If you’re hiking in a group, then make sure you stick with people walking at the same pace as you. It’s typical for the fitter people in the group to take off at a faster pace. If you decide to follow them, you could find yourself on the brink of exhaustion later in the hike.
Remember – Slow and steady wins the race (not that there’s a race going on, but you get the idea).
If you do separate from your group, make sure you have a rendezvous point planned where you can all meet up later for a headcount.
Watch Your Step
Hikers need to understand that walking on a trail is very different from walking on the street. The uneven surface means that’s it’s possible to misstep and hurt your foot, ankle, knee, or hips in the process.
If you’re going out hiking, make sure you wear the right footwear. Hiking boots are the preferred choice, especially for long walks. However, if you’re hiking a short trail in forgiving terrain, then you can get away with a pair of cross-trainers or specialized hiking shoes with low tops.
High-top hiking shoes offer your ankles the best protection, and there’s less chance of you spraining something.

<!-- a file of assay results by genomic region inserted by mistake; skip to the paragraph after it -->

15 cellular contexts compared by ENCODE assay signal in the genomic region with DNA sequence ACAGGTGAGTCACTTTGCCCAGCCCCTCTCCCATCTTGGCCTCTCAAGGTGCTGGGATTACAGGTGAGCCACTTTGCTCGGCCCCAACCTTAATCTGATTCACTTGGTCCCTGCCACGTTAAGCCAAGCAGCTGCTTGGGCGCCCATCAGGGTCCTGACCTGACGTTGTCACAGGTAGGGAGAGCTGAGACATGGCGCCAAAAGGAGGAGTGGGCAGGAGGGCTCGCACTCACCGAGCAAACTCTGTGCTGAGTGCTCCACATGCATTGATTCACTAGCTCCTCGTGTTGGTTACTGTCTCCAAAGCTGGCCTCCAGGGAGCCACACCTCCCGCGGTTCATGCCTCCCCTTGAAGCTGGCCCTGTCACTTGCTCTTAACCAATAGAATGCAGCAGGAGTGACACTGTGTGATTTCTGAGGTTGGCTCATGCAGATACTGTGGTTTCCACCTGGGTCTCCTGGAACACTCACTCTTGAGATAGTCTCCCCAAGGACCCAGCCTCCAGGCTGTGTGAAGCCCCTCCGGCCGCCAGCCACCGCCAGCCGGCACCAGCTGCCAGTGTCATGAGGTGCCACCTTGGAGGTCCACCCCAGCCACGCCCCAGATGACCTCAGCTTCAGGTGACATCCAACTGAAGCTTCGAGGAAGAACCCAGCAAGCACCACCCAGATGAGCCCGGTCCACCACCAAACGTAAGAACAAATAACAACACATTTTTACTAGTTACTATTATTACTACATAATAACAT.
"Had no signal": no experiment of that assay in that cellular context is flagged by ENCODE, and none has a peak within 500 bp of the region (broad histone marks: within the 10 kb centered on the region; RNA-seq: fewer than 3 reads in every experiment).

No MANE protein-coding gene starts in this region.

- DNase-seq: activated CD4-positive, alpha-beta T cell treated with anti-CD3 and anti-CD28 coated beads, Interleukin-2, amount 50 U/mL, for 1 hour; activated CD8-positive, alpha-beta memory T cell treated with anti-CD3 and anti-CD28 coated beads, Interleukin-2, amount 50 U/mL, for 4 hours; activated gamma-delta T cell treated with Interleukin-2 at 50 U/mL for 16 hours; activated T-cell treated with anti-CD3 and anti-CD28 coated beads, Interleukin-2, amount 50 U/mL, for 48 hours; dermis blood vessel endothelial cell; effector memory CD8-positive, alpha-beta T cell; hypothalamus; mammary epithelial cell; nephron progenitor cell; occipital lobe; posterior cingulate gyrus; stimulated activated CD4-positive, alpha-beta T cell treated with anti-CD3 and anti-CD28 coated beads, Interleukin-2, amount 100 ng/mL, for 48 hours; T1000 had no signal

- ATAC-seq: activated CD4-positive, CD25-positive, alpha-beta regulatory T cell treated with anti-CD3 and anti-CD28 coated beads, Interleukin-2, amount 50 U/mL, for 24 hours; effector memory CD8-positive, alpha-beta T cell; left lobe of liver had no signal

Watching where you step not only keeps you safe from injury, but it can also save your life. There are hundreds of thousands of rattlesnakes on public land, all across America. Many hikers receive rattlesnake bites. These reptiles blend so well into the surrounding environment, by the time you know they’re there, they are already striking you.
Ticks are also a concern for hikers. Lyme disease is a terrible condition affecting thousands of Americans. Avoid tick bites by looking out for nests in the long grass.
Never wear headphones and listen to music during your hike. This practice removes your mind from the natural environment, increasing the chances of an accident occurring on the trail.
Learn Correct Hiking Etiquette
While public land is free for any American to use, hikers need to understand trail etiquette before they start walking.
- Mountain bikers also make use of trails to ride, and you’ll most likely encounter them on your travels sooner or later. The rules say that mountain bikers have to stop and wait for you to pass. However, most hikers simply move out of their way and let them ride past without stopping.